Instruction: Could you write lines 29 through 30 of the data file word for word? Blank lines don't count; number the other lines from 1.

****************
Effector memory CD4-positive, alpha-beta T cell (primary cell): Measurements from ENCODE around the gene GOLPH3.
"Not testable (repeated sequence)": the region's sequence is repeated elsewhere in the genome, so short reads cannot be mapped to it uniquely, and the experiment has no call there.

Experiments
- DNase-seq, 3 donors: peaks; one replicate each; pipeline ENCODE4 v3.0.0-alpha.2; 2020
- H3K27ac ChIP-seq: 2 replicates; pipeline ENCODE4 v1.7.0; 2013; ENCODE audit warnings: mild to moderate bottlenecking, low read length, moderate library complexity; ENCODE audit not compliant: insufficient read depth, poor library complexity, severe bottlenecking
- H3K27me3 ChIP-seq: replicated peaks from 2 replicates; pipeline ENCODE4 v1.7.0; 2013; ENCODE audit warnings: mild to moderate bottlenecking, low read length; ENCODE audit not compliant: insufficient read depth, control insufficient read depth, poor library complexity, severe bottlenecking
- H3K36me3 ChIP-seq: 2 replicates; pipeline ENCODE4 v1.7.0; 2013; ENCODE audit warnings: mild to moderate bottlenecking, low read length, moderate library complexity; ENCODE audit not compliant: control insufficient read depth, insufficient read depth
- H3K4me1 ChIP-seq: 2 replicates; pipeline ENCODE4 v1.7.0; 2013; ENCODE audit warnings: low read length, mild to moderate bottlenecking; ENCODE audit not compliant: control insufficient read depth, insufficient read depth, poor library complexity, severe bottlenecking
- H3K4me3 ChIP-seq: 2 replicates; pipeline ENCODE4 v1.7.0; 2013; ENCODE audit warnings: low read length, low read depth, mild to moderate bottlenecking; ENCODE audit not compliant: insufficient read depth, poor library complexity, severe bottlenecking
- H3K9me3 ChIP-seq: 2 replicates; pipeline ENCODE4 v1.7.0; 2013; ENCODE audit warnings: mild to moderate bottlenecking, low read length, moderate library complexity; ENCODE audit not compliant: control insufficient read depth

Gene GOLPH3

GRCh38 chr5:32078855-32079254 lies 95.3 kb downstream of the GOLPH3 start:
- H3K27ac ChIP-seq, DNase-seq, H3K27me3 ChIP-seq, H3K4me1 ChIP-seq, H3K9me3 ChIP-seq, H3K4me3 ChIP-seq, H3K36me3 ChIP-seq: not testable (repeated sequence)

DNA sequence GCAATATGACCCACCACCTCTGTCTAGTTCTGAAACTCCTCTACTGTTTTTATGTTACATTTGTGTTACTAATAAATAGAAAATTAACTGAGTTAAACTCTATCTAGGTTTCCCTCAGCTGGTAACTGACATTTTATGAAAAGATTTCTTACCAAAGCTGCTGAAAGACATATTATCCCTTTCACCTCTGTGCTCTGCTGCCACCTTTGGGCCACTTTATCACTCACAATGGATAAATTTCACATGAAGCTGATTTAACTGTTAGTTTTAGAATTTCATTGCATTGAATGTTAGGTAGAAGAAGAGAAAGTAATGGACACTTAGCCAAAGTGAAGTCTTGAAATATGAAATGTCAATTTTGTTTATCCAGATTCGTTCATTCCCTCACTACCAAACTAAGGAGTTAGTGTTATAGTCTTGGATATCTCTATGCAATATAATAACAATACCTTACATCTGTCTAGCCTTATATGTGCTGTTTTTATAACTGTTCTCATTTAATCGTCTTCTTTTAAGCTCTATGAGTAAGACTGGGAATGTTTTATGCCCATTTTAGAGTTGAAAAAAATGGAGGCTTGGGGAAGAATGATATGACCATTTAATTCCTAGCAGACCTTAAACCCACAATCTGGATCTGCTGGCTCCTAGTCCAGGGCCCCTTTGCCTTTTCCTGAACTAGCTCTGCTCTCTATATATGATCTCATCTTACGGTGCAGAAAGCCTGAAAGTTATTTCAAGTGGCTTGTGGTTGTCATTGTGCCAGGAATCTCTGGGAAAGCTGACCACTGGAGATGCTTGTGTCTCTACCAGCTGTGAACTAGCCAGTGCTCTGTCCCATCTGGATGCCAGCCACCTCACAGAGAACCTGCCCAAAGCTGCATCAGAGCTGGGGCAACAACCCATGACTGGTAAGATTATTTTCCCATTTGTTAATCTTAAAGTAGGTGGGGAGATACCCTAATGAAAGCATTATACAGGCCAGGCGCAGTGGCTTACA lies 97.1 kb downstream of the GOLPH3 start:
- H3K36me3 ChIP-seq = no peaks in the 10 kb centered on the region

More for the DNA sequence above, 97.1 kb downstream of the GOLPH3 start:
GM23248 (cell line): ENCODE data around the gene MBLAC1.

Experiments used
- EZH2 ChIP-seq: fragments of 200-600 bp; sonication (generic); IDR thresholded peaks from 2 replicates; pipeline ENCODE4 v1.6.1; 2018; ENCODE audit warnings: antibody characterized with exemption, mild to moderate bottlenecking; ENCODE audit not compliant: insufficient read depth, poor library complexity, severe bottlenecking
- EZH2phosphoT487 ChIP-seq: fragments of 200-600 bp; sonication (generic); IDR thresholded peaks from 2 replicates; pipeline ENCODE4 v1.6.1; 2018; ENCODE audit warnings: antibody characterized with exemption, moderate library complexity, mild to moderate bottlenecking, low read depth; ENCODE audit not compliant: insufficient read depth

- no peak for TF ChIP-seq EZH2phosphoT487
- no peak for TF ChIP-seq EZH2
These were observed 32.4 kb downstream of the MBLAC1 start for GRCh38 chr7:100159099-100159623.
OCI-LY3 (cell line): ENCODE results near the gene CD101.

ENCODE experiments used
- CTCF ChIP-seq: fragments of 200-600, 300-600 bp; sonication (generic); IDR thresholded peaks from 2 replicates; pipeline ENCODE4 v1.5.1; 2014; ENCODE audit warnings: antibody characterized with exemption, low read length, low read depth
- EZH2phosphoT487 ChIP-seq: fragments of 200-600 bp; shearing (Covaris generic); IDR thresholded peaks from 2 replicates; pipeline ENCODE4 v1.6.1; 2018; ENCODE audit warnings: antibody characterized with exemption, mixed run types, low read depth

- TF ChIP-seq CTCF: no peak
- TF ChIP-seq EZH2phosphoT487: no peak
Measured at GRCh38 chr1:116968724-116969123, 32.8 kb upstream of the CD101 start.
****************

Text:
- TF ChIP-seq EZH2phosphoT487: no peak
Measured at GRCh38 chr1:116968724-116969123, 32.8 kb upstream of the CD101 start.